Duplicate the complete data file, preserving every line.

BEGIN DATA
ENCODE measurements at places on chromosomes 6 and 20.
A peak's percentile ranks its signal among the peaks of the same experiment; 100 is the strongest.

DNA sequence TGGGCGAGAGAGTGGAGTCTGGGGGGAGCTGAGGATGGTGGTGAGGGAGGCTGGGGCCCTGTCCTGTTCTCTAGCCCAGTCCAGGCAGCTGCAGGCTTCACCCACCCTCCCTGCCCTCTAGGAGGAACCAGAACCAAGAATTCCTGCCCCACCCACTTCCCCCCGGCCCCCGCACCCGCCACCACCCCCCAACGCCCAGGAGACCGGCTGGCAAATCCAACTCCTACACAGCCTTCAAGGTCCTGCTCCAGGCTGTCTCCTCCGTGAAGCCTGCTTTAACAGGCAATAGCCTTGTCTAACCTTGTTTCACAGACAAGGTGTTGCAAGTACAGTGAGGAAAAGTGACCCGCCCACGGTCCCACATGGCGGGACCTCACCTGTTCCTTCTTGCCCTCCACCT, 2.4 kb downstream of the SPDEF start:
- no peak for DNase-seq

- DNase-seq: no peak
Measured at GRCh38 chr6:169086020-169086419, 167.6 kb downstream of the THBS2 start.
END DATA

ENCODE measurements at places on chromosomes 6 and 20.
A peak's percentile ranks its signal among the peaks of the same experiment; 100 is the strongest.

DNA sequence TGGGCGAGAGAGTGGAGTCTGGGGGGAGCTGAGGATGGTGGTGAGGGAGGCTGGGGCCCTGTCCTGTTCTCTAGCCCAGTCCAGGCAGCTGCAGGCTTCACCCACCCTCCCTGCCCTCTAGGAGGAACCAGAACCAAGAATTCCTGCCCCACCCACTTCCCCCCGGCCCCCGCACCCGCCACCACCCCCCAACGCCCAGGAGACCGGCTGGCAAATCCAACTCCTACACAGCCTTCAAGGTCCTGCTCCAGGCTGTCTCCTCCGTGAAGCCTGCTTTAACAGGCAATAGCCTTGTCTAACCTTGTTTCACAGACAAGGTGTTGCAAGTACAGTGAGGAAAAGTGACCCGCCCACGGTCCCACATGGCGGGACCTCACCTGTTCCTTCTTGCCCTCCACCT, 2.4 kb downstream of the SPDEF start:
- no peak for DNase-seq

- DNase-seq: no peak
Measured at GRCh38 chr6:169086020-169086419, 167.6 kb downstream of the THBS2 start.